1 Helin Group, BRIC Research Groups, BRIC, Københavns Universitet2 Administration, BRIC Administration, BRIC, Københavns Universitet3 The Danish Stem Cell Center, Faculty of Health and Medical Sciences, Københavns Universitet4 Department of Medicine, Division of Genetics, Brigham and Women's Hospital, Harvard Medical School5 Department of Human Genetics, Catholic University Leuven6 Université Paris Descartes, Sorbonne Paris Cité, Faculté des Sciences Pharmaceutiques et Biologiques7 Department of Pathology, Brigham and Women's Hospital, Boston, Massachusetts 02115, USA.8 Department of Maxillofacial Surgery, University Medical Centre, Hamburg-Eppendorf, 20246 Hamburg, Germany.9 Institute of Human Genetics, University of Ulm, 89081 Ulm, Germany.10 Herman Wells Center for Pediatric Research, Department of Pediatrics, Indiana University School of Medicine, 46202 Indianapolis, Indiana, USA.11 Harvard Medical School12 Institute of Medical Genetics, Cardiff University, Heath Park, Cardiff CF14 4XN, UK.13 Helin Group, BRIC Research Groups, BRIC, Københavns Universitet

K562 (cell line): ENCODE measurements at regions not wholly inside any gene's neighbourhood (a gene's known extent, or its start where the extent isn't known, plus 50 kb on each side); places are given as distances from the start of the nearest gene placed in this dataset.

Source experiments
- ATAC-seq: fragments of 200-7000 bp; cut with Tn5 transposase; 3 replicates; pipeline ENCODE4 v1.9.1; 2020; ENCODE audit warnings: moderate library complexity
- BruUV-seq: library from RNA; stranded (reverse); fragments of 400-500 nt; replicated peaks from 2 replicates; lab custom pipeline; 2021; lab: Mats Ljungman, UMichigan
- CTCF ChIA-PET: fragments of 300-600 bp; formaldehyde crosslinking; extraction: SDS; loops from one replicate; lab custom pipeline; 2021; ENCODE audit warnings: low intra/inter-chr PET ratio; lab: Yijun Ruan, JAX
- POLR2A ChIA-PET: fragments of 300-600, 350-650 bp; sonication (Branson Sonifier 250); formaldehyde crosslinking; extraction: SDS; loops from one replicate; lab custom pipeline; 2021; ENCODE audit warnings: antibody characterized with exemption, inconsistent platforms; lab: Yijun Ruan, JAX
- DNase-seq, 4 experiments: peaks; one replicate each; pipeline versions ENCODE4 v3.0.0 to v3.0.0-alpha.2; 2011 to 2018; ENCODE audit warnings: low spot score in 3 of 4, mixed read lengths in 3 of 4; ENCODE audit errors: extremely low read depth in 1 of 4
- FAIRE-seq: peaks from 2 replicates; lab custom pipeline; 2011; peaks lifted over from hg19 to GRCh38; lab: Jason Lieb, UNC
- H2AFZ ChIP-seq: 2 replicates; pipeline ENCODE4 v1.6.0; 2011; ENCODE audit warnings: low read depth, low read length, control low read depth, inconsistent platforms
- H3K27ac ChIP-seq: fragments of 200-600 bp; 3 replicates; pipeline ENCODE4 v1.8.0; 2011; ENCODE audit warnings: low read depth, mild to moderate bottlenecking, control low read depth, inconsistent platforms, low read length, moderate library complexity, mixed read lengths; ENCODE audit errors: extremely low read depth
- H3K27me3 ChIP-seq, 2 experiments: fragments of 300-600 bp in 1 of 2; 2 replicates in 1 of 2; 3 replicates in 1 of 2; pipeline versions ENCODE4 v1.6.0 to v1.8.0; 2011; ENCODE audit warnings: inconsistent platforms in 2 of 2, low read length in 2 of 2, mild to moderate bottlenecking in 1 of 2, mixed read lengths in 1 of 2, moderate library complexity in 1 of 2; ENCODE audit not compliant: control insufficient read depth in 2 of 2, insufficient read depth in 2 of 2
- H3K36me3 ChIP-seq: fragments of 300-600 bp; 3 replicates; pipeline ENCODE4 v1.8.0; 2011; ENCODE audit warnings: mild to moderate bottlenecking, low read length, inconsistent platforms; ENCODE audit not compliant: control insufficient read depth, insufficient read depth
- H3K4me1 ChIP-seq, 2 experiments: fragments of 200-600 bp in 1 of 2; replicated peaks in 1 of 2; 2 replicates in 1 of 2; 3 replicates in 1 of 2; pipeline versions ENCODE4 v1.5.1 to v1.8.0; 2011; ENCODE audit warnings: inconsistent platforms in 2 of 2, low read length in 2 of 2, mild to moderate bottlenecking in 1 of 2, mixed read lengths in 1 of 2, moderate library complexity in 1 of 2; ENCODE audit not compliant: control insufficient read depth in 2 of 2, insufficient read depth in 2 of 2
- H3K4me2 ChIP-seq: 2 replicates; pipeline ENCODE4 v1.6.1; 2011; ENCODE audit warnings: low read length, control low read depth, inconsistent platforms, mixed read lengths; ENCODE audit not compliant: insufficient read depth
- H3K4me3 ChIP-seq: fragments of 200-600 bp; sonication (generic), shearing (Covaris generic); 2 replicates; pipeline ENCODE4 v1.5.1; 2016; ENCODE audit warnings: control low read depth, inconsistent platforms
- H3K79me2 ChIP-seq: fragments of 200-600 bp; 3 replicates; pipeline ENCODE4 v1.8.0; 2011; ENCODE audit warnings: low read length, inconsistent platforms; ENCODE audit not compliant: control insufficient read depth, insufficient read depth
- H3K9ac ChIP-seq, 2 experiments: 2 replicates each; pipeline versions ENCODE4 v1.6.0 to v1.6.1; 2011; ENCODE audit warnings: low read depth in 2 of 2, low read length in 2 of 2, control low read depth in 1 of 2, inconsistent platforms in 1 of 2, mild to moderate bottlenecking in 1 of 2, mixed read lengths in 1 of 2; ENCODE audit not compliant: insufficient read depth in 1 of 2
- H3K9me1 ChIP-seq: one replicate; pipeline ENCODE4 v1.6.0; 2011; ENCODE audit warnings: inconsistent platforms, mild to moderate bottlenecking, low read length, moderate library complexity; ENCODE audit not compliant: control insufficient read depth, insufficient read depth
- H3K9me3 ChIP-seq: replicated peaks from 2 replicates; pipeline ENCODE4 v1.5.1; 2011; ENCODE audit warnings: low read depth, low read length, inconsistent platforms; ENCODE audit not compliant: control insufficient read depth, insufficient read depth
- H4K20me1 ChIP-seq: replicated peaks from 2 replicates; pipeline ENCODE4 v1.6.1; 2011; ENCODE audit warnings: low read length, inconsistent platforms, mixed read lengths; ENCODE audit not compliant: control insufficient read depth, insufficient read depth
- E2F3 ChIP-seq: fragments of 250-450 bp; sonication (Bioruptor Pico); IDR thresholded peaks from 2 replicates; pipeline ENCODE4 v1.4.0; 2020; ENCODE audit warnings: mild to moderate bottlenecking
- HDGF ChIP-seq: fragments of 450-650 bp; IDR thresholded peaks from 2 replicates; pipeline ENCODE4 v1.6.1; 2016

The polycomb repressive complex 2 (PRC2) exerts oncogenic effects in many tumour types. However, loss-of-function mutations in PRC2 components occur in a subset of haematopoietic malignancies, suggesting that this complex plays a dichotomous and poorly understood role in cancer. Here we provide genomic, cellular, and mouse modelling data demonstrating that the polycomb group gene SUZ12 functions as tumour suppressor in PNS tumours, high-grade gliomas and melanomas by cooperating with mutations in NF1. NF1 encodes a Ras GTPase-activating protein (RasGAP) and its loss drives cancer by activating Ras. We show that SUZ12 loss potentiates the effects of NF1 mutations by amplifying Ras-driven transcription through effects on chromatin. Importantly, however, SUZ12 inactivation also triggers an epigenetic switch that sensitizes these cancers to bromodomain inhibitors. Collectively, these studies not only reveal an unexpected connection between the PRC2 complex, NF1 and Ras, but also identify a promising epigenetic-based therapeutic strategy that may be exploited for a variety of cancers.